Last night my husband and I took our seventeen-year-old daughter to a local indoor shooting range. Since we’re relatively new to the whole handgun thing, this was her first chance to shoot one. In fact, the real reason I’ve gotten into guns recently is because a few of my characters use them, but I didn’t have much experience except for a few range trips as a teen with my parents and once with my own rifle after I was married. It was time to learn.
So after a conceal carry class and several range trips, I made the plunge and chose two weapons my main characters would use, and experimented with others I could have minor characters use. Or bad guys. Heh, heh. Can’t forget those delicious bad guys.
And I found out something–this is fun stuff! Though I’ve always believe in the right to bear arms, I felt some uncertainty about what was involved and whether I should own handguns with children in the home. But now that I’m trained, the scare factor is gone, and the respect factor is, if anything, greater. Since we do have children in the house, the guns must be securely locked away, in use, or in a holster that someone responsible is wearing. There is no other option. Not in the desk, on the counter, or in a purse. That’s far too dangerous. I’ve learned that teaching children about guns and to respect them, and taking them shooting is also vital to safely owning any kind of gun.
Last night with my daughter and husband, I was shooting my new Ruger LCP, and we also had our Smith & Wesson M&P 9C, which by the way is an incredible gun. Apparently, I have a knack for shooting, and with the M&P, I can shoot ANYTHING I want without really taking long to aim. Pull, boom, boom, boom. See the picture (top of the two targets above) for how I did on my first try with this gun. After shredding the middle (see close of picture on right), I finally had to aim somewhere else on the target! The M&P is a fabulous compact 9mm, though for me or my female character it could be a bit conspicuous for conceal carry, depending on what clothes we were wearing. (I know you think I have all control of my characters and could tell them what to wear and exactly how to act, but any writer will tell you that’s simply not true.)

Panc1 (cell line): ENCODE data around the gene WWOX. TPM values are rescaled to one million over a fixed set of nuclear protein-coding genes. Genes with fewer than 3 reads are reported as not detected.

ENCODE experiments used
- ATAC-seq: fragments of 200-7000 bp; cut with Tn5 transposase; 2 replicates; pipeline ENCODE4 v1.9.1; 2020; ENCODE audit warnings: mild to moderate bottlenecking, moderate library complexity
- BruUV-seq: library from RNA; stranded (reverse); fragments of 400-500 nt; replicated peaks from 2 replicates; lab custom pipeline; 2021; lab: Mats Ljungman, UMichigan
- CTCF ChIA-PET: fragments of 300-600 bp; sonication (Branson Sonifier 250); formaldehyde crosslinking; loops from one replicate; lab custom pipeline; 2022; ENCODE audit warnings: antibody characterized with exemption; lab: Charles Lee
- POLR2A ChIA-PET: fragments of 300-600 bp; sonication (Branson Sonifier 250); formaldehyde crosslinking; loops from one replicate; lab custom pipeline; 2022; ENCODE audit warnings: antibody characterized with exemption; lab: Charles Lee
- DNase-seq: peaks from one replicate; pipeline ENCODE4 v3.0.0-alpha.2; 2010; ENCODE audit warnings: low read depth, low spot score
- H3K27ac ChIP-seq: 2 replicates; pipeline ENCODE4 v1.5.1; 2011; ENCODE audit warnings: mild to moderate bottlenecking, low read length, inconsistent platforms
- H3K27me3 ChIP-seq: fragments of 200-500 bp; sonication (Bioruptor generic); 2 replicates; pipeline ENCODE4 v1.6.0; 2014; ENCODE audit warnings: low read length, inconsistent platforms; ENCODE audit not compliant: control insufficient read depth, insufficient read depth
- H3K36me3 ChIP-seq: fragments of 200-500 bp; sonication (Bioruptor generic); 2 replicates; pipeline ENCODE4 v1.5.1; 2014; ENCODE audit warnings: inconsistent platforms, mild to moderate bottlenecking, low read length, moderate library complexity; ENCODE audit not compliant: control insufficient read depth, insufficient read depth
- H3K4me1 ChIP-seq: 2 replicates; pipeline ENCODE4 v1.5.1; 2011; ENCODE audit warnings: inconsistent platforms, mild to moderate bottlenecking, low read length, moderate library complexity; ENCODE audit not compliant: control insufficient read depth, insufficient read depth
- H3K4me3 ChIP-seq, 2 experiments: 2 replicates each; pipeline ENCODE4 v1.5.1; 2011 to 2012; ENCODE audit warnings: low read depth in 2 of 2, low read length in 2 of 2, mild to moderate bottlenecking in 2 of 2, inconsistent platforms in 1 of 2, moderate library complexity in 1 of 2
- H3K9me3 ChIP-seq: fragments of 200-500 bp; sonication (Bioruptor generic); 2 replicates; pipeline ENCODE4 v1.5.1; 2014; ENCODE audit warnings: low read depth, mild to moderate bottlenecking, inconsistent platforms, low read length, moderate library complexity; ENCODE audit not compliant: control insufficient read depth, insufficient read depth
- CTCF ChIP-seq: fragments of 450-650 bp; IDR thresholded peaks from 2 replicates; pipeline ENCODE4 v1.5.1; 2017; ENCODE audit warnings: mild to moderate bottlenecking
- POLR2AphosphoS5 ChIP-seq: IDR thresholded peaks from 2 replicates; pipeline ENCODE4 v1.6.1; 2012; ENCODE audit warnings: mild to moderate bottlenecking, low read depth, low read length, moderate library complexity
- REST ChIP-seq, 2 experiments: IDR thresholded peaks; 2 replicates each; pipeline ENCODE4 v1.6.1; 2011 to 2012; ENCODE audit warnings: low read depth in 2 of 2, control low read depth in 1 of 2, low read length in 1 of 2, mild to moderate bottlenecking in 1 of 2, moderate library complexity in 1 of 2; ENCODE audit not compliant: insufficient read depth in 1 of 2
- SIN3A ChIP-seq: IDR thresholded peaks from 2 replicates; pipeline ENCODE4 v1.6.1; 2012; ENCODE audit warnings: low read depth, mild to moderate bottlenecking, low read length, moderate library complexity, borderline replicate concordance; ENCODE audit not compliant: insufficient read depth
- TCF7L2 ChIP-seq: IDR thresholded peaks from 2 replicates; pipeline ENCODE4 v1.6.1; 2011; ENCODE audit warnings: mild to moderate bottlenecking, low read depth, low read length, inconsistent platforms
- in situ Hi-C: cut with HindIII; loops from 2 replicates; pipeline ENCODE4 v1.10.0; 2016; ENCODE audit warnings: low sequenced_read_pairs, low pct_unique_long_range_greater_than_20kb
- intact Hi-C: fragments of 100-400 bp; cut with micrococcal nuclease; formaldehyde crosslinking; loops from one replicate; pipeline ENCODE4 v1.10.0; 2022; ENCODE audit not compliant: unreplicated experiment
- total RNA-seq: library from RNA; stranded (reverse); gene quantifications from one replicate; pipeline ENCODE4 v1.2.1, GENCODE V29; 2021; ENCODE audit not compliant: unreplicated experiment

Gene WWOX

My Ruger LCP .380 is signifcantly more difficult to both rack and to pull the trigger. Even so, I can decimate a target with it as well. The lower picture of the two above (see below for close up) is how I did the first time I used the Ruger. The main advantage of the Ruger is that it’s easily carried concealed. Yes, the .380 has less stopping power than a 9mm, but even my character knows that a .380 on her body will do a lot more for her in an emergency situation than a larger gun sitting in her safe at home. Especially, if she is using hollow point ammo.
I’d actually been planning to buy the Sig P238, which is about the same size, but the single action movement (instead of the double), makes the trigger almost too easy to pull and so the gun has a safety. Having learned the danger of relying on a safety in my conceal carry class, I really didn’t want a semi-automatic pistol with a crutch that could easily be forgotten when carrying, or left on in an emergency situation. Ultimately, the 12 pounds trigger didn’t prevent me from buying the Ruger. Turned out to be a good choice as I have no problem shooting it.
After a few practice rounds, my daughter also did well with the M&P and came away loving the gun as much I do. She didn’t like my Ruger, however; she could barely pull the trigger and couldn’t hit anything. Even my husband couldn’t hit much with it. I couldn’t explain my success with either gun, or the others I’ve tried (maybe something left over my my old pitching days), but it was a lot of fun.
As we taught Catia how to shoot, showing her all the tricks we’ve learned and watching her carefully to be sure there was no accident, it was a testament to how far we’ve come ourselves this past year–and how much fun a new hobby can be (if expensive.)
This isn’t the first time my characters have enriched my life. Over the years I’ve learned many, many tidbits about hundreds of different subjects, but so far this has been the most tangible extension of my writing. My next personal goal is to take martial arts lessons, because though my son was involved in it for years, there is nothing like writing from personal experience.
In a week or so, we’ll take our fourteen-year-old to the range. He won’t likely be shooting the Ruger more than once or twice–he probably won’t like it–but he’ll love the M&P. Then we’ll go on to the next child, and so forth. It’ll be a family affair, something we can all safely enjoy together.
2 Responses to “Writing Leads to Shooting Good Fun!”
I love that you are learning about guns. I grew up with guns around and we never thought them as a play toy. My husband also owns several and we are considering a hand gun for when we are traveling in our trailer and out in secluded areas. Love your books. Have read everyone to date. Brenda Sagers
I'm still in the middle of the "guns in the house" debate. I don't like them. They scare me. But I also agree that if you do have them in the house, your children should be educated in gun safety.
This is a fun way of researching for a character!